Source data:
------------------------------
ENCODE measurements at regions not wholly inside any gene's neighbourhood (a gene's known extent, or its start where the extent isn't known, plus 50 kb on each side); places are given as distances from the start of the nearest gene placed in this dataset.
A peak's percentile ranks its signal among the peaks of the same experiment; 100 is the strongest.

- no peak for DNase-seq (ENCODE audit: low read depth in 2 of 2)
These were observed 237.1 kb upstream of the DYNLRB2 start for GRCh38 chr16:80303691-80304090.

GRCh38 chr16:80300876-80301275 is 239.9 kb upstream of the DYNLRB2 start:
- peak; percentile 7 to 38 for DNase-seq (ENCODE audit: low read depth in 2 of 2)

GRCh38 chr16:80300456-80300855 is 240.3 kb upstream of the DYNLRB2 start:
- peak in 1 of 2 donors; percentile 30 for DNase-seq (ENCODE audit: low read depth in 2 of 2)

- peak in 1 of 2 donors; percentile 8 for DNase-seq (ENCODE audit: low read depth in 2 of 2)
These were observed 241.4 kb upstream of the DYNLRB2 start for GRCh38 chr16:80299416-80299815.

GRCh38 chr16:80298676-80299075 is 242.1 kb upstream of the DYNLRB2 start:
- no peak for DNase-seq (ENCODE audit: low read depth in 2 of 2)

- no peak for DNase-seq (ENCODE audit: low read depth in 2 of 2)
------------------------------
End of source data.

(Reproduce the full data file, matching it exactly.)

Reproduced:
ENCODE measurements at regions not wholly inside any gene's neighbourhood (a gene's known extent, or its start where the extent isn't known, plus 50 kb on each side); places are given as distances from the start of the nearest gene placed in this dataset.
A peak's percentile ranks its signal among the peaks of the same experiment; 100 is the strongest.

- no peak for DNase-seq (ENCODE audit: low read depth in 2 of 2)
These were observed 237.1 kb upstream of the DYNLRB2 start for GRCh38 chr16:80303691-80304090.

GRCh38 chr16:80300876-80301275 is 239.9 kb upstream of the DYNLRB2 start:
- peak; percentile 7 to 38 for DNase-seq (ENCODE audit: low read depth in 2 of 2)

GRCh38 chr16:80300456-80300855 is 240.3 kb upstream of the DYNLRB2 start:
- peak in 1 of 2 donors; percentile 30 for DNase-seq (ENCODE audit: low read depth in 2 of 2)

- peak in 1 of 2 donors; percentile 8 for DNase-seq (ENCODE audit: low read depth in 2 of 2)
These were observed 241.4 kb upstream of the DYNLRB2 start for GRCh38 chr16:80299416-80299815.

GRCh38 chr16:80298676-80299075 is 242.1 kb upstream of the DYNLRB2 start:
- no peak for DNase-seq (ENCODE audit: low read depth in 2 of 2)

- no peak for DNase-seq (ENCODE audit: low read depth in 2 of 2)